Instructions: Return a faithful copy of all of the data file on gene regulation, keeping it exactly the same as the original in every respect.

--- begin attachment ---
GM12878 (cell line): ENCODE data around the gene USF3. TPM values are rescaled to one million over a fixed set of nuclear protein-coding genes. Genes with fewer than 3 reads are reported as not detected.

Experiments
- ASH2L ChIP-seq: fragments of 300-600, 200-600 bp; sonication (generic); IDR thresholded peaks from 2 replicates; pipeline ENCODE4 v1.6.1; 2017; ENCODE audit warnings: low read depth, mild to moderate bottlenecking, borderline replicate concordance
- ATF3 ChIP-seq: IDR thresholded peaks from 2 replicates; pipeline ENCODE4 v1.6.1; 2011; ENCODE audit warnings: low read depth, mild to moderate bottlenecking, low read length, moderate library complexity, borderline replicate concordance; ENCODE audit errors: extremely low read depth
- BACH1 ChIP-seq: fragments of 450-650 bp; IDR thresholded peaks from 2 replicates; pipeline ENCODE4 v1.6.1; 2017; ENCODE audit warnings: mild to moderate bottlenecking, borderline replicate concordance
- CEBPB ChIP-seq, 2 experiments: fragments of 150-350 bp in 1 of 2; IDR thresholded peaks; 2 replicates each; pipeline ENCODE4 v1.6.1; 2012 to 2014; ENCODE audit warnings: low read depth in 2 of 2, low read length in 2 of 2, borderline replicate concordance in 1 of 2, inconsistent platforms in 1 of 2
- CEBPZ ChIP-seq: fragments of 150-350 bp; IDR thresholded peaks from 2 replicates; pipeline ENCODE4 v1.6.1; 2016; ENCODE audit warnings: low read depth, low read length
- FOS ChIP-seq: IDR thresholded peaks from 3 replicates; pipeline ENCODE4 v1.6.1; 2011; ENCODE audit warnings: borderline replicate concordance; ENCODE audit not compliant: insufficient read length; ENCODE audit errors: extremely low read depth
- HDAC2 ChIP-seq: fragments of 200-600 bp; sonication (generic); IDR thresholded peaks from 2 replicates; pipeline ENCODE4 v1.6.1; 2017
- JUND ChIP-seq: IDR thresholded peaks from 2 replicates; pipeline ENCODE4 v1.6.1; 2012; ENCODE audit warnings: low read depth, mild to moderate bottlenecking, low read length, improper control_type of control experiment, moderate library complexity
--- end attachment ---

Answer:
GM12878 (cell line): ENCODE data around the gene USF3. TPM values are rescaled to one million over a fixed set of nuclear protein-coding genes. Genes with fewer than 3 reads are reported as not detected.

Experiments
- ASH2L ChIP-seq: fragments of 300-600, 200-600 bp; sonication (generic); IDR thresholded peaks from 2 replicates; pipeline ENCODE4 v1.6.1; 2017; ENCODE audit warnings: low read depth, mild to moderate bottlenecking, borderline replicate concordance
- ATF3 ChIP-seq: IDR thresholded peaks from 2 replicates; pipeline ENCODE4 v1.6.1; 2011; ENCODE audit warnings: low read depth, mild to moderate bottlenecking, low read length, moderate library complexity, borderline replicate concordance; ENCODE audit errors: extremely low read depth
- BACH1 ChIP-seq: fragments of 450-650 bp; IDR thresholded peaks from 2 replicates; pipeline ENCODE4 v1.6.1; 2017; ENCODE audit warnings: mild to moderate bottlenecking, borderline replicate concordance
- CEBPB ChIP-seq, 2 experiments: fragments of 150-350 bp in 1 of 2; IDR thresholded peaks; 2 replicates each; pipeline ENCODE4 v1.6.1; 2012 to 2014; ENCODE audit warnings: low read depth in 2 of 2, low read length in 2 of 2, borderline replicate concordance in 1 of 2, inconsistent platforms in 1 of 2
- CEBPZ ChIP-seq: fragments of 150-350 bp; IDR thresholded peaks from 2 replicates; pipeline ENCODE4 v1.6.1; 2016; ENCODE audit warnings: low read depth, low read length
- FOS ChIP-seq: IDR thresholded peaks from 3 replicates; pipeline ENCODE4 v1.6.1; 2011; ENCODE audit warnings: borderline replicate concordance; ENCODE audit not compliant: insufficient read length; ENCODE audit errors: extremely low read depth
- HDAC2 ChIP-seq: fragments of 200-600 bp; sonication (generic); IDR thresholded peaks from 2 replicates; pipeline ENCODE4 v1.6.1; 2017
- JUND ChIP-seq: IDR thresholded peaks from 2 replicates; pipeline ENCODE4 v1.6.1; 2012; ENCODE audit warnings: low read depth, mild to moderate bottlenecking, low read length, improper control_type of control experiment, moderate library complexity